“And all the folks who lived there supported this, like a family,” he continues. “You could rely on your neighbors for childcare, for something to eat, for anything. It was a social and safety network, and my mama always used to talk about that — how family and community is the safety net. How we all need a safety net.”
During Cabrini-Green’s development in the 1950s and 1960s, the complex was seen as a practical place for cash-strapped families to settle. The destructive riots of 1968, in the aftermath of the murder of Martin Luther King Jr. left many Black families looking to move out of damaged neighborhoods, says Kim Foxx, who grew up in Cabrini-Green and is state’s attorney for Cook County, Illinois. “Opportunity was just scarce,” she says. “Meanwhile, Cabrini was located on the Near North Side, by the lake and downtown. So it meant a family that was growing could have affordable, fairly new housing, live near a school and have a community around them.”
In the 1970s, however, a series of high-profile killings, including of two police officers, and increasing crime led to a chilling effect for resources at Cabrini-Green. It was most noticeable in the fact that police barely bothered to come by anymore — a theme repeated in the original Candyman film. Foxx, who lived there until she was 10 and continued to visit afterward, can still picture how various gangs controlled the elevators and stair access for the towers. “There wasn’t a police presence that made the community safer. Policing efforts were done by the gangs. And the key was, they were very respectful with elders, and there was a code about how to behave near kids,” Foxx says. “But that wasn’t because of the police. That was a culture they had grown in the absence of police.”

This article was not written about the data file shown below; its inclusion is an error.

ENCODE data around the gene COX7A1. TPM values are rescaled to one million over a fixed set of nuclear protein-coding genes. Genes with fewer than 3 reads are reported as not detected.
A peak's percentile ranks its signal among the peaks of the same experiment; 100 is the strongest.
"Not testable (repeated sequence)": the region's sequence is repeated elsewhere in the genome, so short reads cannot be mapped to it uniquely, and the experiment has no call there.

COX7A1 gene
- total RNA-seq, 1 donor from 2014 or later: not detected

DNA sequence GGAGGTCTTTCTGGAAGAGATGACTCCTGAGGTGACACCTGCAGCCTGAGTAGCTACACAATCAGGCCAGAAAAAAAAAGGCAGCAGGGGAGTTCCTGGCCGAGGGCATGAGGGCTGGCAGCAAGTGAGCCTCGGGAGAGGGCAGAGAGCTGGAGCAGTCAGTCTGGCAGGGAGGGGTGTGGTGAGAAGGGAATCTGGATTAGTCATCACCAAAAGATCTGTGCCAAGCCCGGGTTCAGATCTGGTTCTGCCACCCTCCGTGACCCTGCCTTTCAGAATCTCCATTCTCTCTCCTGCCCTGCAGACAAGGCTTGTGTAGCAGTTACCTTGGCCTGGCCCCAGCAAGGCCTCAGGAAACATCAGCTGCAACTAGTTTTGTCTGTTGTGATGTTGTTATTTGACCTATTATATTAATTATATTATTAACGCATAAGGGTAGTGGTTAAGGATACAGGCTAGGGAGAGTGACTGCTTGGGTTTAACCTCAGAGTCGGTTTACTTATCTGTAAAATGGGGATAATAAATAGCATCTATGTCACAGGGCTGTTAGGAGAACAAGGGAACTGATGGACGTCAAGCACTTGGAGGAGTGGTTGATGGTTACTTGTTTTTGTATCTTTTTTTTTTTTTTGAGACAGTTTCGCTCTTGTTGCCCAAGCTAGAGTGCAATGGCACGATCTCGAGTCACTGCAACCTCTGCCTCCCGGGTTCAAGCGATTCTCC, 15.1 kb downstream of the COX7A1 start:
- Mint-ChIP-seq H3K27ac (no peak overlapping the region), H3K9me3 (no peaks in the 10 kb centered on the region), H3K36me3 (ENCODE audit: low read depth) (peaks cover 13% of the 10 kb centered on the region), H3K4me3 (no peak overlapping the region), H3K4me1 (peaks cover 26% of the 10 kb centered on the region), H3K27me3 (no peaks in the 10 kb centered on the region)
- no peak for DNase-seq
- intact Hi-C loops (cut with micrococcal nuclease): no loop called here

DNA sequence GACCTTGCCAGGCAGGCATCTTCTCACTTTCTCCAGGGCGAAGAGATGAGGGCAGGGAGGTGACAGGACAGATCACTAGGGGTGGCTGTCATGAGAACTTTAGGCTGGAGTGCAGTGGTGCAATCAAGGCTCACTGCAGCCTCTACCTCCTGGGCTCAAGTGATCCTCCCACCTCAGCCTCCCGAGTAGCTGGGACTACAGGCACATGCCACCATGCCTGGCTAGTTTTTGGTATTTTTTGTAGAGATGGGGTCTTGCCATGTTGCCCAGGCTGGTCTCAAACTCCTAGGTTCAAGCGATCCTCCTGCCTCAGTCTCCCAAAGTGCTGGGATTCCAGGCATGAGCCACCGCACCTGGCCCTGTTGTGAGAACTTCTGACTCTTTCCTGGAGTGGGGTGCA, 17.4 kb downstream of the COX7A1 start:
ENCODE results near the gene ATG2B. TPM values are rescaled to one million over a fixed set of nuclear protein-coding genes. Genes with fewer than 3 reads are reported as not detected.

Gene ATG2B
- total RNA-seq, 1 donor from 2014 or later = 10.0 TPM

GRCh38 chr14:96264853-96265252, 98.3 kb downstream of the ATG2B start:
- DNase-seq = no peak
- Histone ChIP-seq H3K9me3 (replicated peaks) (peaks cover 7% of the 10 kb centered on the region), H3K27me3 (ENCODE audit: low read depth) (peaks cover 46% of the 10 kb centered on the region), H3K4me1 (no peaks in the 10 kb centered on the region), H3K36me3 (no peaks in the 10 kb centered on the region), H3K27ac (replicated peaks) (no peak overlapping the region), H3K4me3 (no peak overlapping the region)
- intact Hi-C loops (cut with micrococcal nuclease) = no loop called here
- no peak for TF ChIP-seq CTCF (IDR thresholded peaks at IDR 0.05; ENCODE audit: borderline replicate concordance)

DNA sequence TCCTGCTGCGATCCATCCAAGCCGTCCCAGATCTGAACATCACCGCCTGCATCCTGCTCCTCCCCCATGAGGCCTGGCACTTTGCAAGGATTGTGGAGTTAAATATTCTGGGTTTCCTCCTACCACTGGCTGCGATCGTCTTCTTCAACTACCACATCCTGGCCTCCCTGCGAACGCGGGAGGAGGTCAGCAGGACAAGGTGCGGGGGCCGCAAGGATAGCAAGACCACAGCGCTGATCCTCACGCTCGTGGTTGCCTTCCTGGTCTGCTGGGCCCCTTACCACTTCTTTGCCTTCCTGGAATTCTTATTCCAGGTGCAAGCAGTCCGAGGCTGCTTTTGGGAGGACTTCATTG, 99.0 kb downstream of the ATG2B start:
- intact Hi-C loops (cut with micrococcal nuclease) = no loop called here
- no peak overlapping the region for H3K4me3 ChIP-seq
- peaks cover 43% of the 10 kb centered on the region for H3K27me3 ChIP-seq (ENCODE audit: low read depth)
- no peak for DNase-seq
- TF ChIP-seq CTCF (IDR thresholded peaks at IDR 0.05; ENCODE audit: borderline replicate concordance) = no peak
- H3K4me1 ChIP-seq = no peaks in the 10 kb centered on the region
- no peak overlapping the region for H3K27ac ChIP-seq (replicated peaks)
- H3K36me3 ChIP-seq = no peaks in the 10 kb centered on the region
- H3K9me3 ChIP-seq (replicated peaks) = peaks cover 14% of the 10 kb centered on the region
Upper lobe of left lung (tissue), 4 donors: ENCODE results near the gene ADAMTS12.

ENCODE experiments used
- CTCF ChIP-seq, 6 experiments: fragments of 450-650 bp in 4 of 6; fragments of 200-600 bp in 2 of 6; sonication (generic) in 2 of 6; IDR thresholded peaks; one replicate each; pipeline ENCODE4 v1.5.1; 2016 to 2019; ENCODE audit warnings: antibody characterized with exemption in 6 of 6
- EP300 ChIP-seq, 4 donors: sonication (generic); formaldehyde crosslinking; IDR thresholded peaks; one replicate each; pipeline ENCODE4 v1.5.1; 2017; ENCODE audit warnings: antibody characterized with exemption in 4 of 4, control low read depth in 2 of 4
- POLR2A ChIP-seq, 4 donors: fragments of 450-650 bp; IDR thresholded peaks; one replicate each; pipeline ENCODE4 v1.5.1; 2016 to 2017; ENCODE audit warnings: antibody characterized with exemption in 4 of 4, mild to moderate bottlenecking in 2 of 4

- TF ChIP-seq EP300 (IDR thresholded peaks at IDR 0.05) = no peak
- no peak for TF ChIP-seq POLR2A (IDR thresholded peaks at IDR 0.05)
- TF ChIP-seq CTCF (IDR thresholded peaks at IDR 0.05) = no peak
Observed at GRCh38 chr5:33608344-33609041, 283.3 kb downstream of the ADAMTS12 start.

Fleming credits this type of “structured violence” for helping limit the worst blowback for the residents. For decades, there was a sense of hierarchy in the towers, he says, with elder women often holding power and respect, even amid criminal activity. But Fleming points to a few major developments as subverting the balance in the 1980s and 1990s: The misappropriation of resources by the Chicago Housing Authority, the dismantling of resident management of Cabrini-Green’s buildings and the rise of a devastating crack epidemic that changed how violence happened on the ground.
All of it led to deteriorating conditions, both inside homes and in the public square. “Ultimately, it felt like the forces in charge wanted people to leave Cabrini. The CHA put together the tools of displacement — not fixing the building, neglecting work orders, removing resident security, basically making it harder and harder to live there,” Fleming explains.